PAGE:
In response to the rapid population increase, the city of Istanbul also developed mass bus rapid transit solutions to satisfy heavy passenger demand in the short-term.

The 52km-long Bus Rapid Transit (BRT) System of Istanbul (locally known as Metrobus) carries around 800,000 passengers per day. Istanbul’s BRT was implemented on the main highway of the city where two lanes were taken away from private cars and dedicated to public transport. With 1×1 lanes, Istanbul’s BRT system offers a capacity of more than 30,000 passengers per hour per day during peak hours where they operate double articulated high-capacity buses with headways of 20 seconds. The Istanbul Metrobus is the first BRT service in the Middle East. The first BRT route with a total length of 18.5km began operation in September of 2007. The route has since been extended to 52km-long with 45 stations. The operation of the Metrobus has significantly reduced travel times, traffic congestion and air pollution. Since the operation of Metrobus in 2007, 1,296 minibuses have been eliminated from the market, therefore, improving traffic safety and air quality. Furthermore, 80,000 private car journeys have been reduced per year. In total, 25 tonnes of fuel has been saved2.

Another important characteristic of Istanbul’s BRT system is the time period of the construction. Construction of the 18.2km-long first phase was completed in a record seven months during 2007.

Minibus operations

In recent years mass transit systems have been introduced on many of the high-capacity minibus corridors. But, minibuses still play an essential role in the urban transport system of Istanbul; there are about 7,000 minibuses in operation, owned and operated by private individuals carrying more than two million passengers per day.

Waterborne transportation

Istanbul is a city surrounded by sea. Every day, 264,000 passengers use different forms of waterborne transport to make trips between Asia and Europe. Waterborne transport plays an important role in Istanbul.

Other developments

There are also other projects on-going in Istanbul or under implementation which will have an important impact on urban transportation, including:

  • A third bridge on the Bosphorus Strait is under construction on which eight lanes of motorway traffic and two lanes of railway will be located on the same level
  • 6km of highway tube tunnel under Bosphorus Strait is under construction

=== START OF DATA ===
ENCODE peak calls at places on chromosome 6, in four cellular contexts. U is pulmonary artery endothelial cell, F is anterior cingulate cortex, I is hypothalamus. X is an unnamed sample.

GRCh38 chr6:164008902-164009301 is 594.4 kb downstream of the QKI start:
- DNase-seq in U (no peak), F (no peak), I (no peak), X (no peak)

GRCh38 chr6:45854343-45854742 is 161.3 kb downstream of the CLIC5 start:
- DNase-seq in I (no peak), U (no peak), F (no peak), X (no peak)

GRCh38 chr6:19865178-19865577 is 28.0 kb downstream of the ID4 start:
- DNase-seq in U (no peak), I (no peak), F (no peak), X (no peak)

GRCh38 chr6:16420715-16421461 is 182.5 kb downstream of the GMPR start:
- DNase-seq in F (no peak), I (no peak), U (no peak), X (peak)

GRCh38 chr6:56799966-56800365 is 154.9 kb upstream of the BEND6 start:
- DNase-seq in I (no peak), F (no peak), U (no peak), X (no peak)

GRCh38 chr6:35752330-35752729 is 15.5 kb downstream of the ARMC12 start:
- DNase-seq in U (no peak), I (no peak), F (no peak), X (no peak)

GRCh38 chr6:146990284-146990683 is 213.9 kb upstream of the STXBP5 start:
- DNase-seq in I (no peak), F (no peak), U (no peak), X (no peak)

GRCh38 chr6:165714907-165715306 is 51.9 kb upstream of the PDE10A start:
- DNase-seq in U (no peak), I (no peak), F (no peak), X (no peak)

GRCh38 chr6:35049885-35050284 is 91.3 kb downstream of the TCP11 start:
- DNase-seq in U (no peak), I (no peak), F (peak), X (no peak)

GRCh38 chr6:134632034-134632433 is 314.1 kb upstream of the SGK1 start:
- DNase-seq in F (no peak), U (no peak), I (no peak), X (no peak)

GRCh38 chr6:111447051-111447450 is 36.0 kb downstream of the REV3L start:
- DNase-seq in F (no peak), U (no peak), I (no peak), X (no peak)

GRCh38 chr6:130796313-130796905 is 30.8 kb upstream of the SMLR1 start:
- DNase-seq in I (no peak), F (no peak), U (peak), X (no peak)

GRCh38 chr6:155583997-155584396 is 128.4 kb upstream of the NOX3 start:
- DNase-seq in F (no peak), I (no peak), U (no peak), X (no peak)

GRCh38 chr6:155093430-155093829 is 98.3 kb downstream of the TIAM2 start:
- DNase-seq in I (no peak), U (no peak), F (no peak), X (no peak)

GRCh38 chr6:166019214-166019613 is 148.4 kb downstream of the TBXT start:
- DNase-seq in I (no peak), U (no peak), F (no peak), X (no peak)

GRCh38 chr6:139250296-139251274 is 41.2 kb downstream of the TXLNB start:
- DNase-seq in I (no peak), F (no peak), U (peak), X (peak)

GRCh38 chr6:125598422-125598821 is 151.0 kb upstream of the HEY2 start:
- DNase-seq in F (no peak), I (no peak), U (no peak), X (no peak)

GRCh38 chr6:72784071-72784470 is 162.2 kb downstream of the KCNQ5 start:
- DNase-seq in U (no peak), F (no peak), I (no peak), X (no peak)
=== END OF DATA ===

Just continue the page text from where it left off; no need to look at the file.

• Management of car parks has been formalized; a municipal company named İSPARK was established and took over the management of most car parks operated by informal operators
  • A smartcard system with fare integration is introduced; the city of Istanbul is also working on the introduction of a distance-based and zone-based fare system. Smart Bus Stops with dynamic passenger information systems also came into service
  • Service Quality Improvement is a topical issue on the agenda with the introduction of EN 13816 European Service Quality Standard and EFQM.


  1. Source: Turkish Statistics Agency
  2. Source: İETT

Istanbul city statistics

  • Area:                                                 5,343km²
  • Total population:                         13.8 million
  • Daily trips:                                     26 million
  • Number of vehicles :                         3.3 million
  • Newly registered vehicles daily: 400.

Source: Istanbul Metropolitan Municipality,

Length of new urban rail in service


New Urban Rail in Service


37.8 km


63.5 km


64.5 km


30.2 km


82.3 km

After 2019

355.4 km

Source: Istanbul Metropolitan Municipality, 


Kaan Yıldızgöz was the first student of Istanbul Technical University to graduate in 2.5 years on a four-year long Management Engineering Programme. He also holds a Master’s degree from Marmara University in International Business Administration and he completed the ‘Infrastructure in a Market Economy: Public Private Partnerships’ Executive Education Programme of Harvard University. In 2004, Kaan started to work for Istanbul Ulasim as an Advisor where he was appointed as Quality and Corporate Development Manager in December 2005. At the same time, Kaan also served as Turkey Office Manager of UITP between May 2007 and July 2008. In July 2008, he became Head of CRM and Customer Loyalty at Turkish Airlines. Kaan served as a Consultant in various areas of transportation from aviation to urban mobility in different countries as part of projects of his own consulting company, Urbanfra. Between 2012 and 2014 he worked as Senior Manager of the UITP MENA Centre for Transport Excellence in Dubai and Head of the UITP Turkey Office in Istanbul. Kaan now holds the position of Head of UITP Training at their Headquarters in Brussels. He has participated in numerous international conferences and training programmes as a speaker and he was part-time teaching staff at Istanbul and Bahcesehir Universities between 2010 and 2012.